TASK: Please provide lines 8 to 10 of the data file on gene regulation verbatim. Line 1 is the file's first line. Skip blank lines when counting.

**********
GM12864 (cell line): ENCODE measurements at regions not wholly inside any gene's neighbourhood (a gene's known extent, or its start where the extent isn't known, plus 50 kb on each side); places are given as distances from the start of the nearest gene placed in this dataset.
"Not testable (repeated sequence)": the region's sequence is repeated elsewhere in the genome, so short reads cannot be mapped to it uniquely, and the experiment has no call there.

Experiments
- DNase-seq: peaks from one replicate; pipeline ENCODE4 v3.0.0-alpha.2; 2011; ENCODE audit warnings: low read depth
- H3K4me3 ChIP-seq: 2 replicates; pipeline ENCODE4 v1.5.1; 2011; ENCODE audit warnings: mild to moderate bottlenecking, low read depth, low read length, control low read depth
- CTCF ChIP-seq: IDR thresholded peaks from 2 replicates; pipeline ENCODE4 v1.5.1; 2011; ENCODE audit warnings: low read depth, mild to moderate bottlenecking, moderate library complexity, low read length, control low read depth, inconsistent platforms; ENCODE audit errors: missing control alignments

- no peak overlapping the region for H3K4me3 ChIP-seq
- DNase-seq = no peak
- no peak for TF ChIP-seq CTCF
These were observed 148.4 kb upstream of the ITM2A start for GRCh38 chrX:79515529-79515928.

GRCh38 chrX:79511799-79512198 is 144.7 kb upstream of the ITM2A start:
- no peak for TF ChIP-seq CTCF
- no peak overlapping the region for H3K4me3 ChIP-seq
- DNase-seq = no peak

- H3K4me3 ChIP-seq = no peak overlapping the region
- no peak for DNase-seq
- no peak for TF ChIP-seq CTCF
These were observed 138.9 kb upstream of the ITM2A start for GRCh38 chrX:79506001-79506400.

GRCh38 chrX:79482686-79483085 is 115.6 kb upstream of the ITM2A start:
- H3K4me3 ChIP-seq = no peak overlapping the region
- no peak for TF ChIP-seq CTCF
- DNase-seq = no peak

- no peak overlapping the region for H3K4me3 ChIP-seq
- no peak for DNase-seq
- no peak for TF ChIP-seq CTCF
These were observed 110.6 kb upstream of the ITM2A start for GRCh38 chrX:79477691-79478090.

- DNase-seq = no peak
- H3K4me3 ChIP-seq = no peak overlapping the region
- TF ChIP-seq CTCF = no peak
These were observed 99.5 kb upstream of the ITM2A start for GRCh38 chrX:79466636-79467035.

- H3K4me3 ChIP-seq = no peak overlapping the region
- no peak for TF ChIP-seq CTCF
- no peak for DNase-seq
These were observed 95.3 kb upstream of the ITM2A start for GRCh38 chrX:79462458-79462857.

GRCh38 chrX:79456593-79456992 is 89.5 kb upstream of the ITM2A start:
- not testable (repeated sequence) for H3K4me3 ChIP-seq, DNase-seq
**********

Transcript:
- DNase-seq = no peak
- no peak for TF ChIP-seq CTCF
These were observed 148.4 kb upstream of the ITM2A start for GRCh38 chrX:79515529-79515928.